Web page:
10 Hilarious Conspiracy Theories

10 Hilarious Conspiracy Theories 10 Adam Sandler predicted the Future Visions, foresight and prognostication are conspiracy theory catnip

Everyone from the Simpsons to the X Files’ Lone Gunmen have been pegged as modern day Nostradamus' with insider knowledge of future catastrophes, mostly based on eerie coincidence So in 2014, The Onion’s sister site Clickhole used that phenomenon as the basis for a typically goofy satire about how the works of Adam Sandler predicted some of the most notable events of recent years That includes the standup line “something’s coming to Waco Something Dark” in reference to the 1993 Waco siege and an SNL sketch warning of the missing Malaysia Airlines flight 370

By the way, none of these were real Now, you might be thinking that a spoof website post isn’t a conspiracy, but in this case fiction became fact At least that’s for some on the internet who began sharing the story as real on social media and even discussing it on forums Weirdest of all, it made its way to the white nationalist website Stormfront, which began discussing Sandler’s insider jewish knowledge If there’s one thing better than tricking fools, it’s tricking nazis

9 Denver Airport is Satanic Everyone hates travelling, let alone travel hubs like airports But imagine being so disliked that people to consider you a Satanic hotspot Or maybe it’s just the internet being the internet Either way, Denver Airport has amassed a wide range of theories about its links to all things evil, in everything from its initial construction to the decor throughout the building

One of the most common causes for concern comes from the Blue Mustang, a statue of a cobalt horse with glowing red eyes that fell on and killed its sculptor, Luis Jiménez I can’t blame people for being suspicious at that, but it goes to a whole new level when you speak to the supposed “third eagle of the apocalypse”, AKA Bible prophecy peddler William Tapley According to Tapley, the airport is a monument to Satanism on account of the supposed phallic symbols throughout the site, including the uh… label on this penguin exhibit Some even believe that the airport was designed as a concentration camp, which isn’t so much ‘haha’ funny as ‘horrifying that people would think that’ funny, but still – funny? 8 Saddam had Stargates Middle East conflicts are an ongoing source of contention among historians, pundits and, of course, your uncle at Thanksgiving dinner

And while most sane conversations surround whether it was right to go in or when to pull out, along with a few rumblings of corporate motives, this is something else entirely So-called Exo-political researchers like Michael Salla believe the 2003 Iraq war has its roots in ancient Sumeria, where there’s evidence that extraterrestrials bestowed advanced technology on the civilisation Yep, we’re talking ancient aliens One piece of tech was supposedly star gates, which allow matter to travel instantaneously between sites spanning galactic lengths – you know, uh… like the TV show Salla believes that Iraqi dictator Saddam Hussein began restoring the site of one such gate in the 1980s and was getting ready to release information about it by 2003, which, you guessed it, led to a conflict where the US still has a presence after 15 years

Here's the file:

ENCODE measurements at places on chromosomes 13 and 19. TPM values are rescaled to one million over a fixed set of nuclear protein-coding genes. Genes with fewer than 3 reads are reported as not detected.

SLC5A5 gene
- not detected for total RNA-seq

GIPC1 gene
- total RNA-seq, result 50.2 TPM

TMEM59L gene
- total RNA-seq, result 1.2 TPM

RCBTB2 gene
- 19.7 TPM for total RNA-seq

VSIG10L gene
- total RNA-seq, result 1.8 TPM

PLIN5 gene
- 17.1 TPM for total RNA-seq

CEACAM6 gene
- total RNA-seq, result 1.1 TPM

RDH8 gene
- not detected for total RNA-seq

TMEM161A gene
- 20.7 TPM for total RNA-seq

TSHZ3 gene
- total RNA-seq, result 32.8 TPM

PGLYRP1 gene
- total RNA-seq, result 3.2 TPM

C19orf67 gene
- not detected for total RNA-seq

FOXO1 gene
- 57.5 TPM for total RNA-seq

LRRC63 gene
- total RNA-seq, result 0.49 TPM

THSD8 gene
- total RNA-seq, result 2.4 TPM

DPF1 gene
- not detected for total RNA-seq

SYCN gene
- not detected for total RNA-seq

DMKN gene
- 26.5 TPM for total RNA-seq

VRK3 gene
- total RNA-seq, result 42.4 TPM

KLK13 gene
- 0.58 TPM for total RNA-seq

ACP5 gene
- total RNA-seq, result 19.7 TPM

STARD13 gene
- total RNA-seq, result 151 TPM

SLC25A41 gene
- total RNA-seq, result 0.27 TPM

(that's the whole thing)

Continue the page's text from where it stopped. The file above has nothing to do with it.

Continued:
Many stargate truthers even believe that WWII was fought over control of the gates Next you’ll be telling me Vietnam was fought over an infinity stone 7 The Beatles Never Existed Music and celebrity conspiracies aren’t at all hard to find, whether it’s Avril Lavigne’s death and subsequent clone replacement or the belief that Jay Z is a time travelling illuminati vampire And as likely the biggest band in history, the Beatles are obviously no exception to the trend, with the long running idea that Paul McCartney was replaced after dying in a car crash

But that’s not even the weirdest fab four fan theory According to a now-defunct website called “The Beatles Never Existed”, well, the Beatles Never Existed Instead, the site’s former curators went to a great deal of trouble to research how the four Liverpool lads were actually a constructed and rotating set of characters That’s mostly through investigations into things like height, eyebrow and ears, which apparently change shape and appearance throughout the band’s history But weirder still, the site goes way beyond actors as the explanation

It specifically references the possibility of “simulacra,” “cloning,” “synthetic humans,” and “robotoids” All I can say is I’m impressed by the creativity 6 Trump Is A Time Traveller Donald J Trump has been many things over the years: property mogul, TV star, president… but as unlikely as that last one was, it’s not a scratch on the bizarre claim that he’s a time traveller

The story begins in 2000, where an forum poster purported themselves to be a time traveller named John Titor They claimed that they were on the way back from a trip to 1975 from the year 2038 in a time machine that sounded awfully similar to a certain 80s blockbuster Along with supposed “proof”, Titor made a series of dark predictions, including that 2004 would be the last Olympics and that there would be another US Civil war in 2008 The warnings were largely dismissed as hoaxes and fully debunked when they all proved false over time, but Titor zapped back into conspiracy conversations when lightning struck Trump Tower in Chicago Some saw that as a remote link between Titor and a separate theory that Trump’s uncle, John Trump, was given plans to Tesla’s time machine by the man himself